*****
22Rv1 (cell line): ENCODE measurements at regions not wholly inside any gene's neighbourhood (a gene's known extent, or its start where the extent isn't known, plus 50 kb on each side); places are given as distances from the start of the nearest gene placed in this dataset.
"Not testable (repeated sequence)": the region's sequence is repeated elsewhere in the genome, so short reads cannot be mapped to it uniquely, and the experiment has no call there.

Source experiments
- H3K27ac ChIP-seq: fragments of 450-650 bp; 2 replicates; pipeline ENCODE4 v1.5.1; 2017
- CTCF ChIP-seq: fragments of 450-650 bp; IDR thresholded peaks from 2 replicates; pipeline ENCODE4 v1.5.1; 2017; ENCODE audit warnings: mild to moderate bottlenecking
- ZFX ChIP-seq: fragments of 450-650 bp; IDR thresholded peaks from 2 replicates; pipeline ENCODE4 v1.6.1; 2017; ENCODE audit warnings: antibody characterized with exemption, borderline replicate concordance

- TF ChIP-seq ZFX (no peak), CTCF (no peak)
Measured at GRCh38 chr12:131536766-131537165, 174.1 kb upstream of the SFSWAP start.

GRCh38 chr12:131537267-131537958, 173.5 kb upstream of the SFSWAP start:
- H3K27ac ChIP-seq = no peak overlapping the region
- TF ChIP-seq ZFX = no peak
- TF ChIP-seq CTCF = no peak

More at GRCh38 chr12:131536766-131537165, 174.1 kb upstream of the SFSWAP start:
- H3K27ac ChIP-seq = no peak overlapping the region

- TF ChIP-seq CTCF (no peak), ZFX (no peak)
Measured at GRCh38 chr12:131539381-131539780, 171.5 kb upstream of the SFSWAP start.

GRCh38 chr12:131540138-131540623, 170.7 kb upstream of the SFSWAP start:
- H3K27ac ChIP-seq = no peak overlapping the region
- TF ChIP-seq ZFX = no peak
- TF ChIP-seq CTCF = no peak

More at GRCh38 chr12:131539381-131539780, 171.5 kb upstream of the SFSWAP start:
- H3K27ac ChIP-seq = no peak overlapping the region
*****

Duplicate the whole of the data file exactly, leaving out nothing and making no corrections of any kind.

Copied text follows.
22Rv1 (cell line): ENCODE measurements at regions not wholly inside any gene's neighbourhood (a gene's known extent, or its start where the extent isn't known, plus 50 kb on each side); places are given as distances from the start of the nearest gene placed in this dataset.
"Not testable (repeated sequence)": the region's sequence is repeated elsewhere in the genome, so short reads cannot be mapped to it uniquely, and the experiment has no call there.

Source experiments
- H3K27ac ChIP-seq: fragments of 450-650 bp; 2 replicates; pipeline ENCODE4 v1.5.1; 2017
- CTCF ChIP-seq: fragments of 450-650 bp; IDR thresholded peaks from 2 replicates; pipeline ENCODE4 v1.5.1; 2017; ENCODE audit warnings: mild to moderate bottlenecking
- ZFX ChIP-seq: fragments of 450-650 bp; IDR thresholded peaks from 2 replicates; pipeline ENCODE4 v1.6.1; 2017; ENCODE audit warnings: antibody characterized with exemption, borderline replicate concordance

- TF ChIP-seq ZFX (no peak), CTCF (no peak)
Measured at GRCh38 chr12:131536766-131537165, 174.1 kb upstream of the SFSWAP start.

GRCh38 chr12:131537267-131537958, 173.5 kb upstream of the SFSWAP start:
- H3K27ac ChIP-seq = no peak overlapping the region
- TF ChIP-seq ZFX = no peak
- TF ChIP-seq CTCF = no peak

More at GRCh38 chr12:131536766-131537165, 174.1 kb upstream of the SFSWAP start:
- H3K27ac ChIP-seq = no peak overlapping the region

- TF ChIP-seq CTCF (no peak), ZFX (no peak)
Measured at GRCh38 chr12:131539381-131539780, 171.5 kb upstream of the SFSWAP start.

GRCh38 chr12:131540138-131540623, 170.7 kb upstream of the SFSWAP start:
- H3K27ac ChIP-seq = no peak overlapping the region
- TF ChIP-seq ZFX = no peak
- TF ChIP-seq CTCF = no peak

More at GRCh38 chr12:131539381-131539780, 171.5 kb upstream of the SFSWAP start:
- H3K27ac ChIP-seq = no peak overlapping the region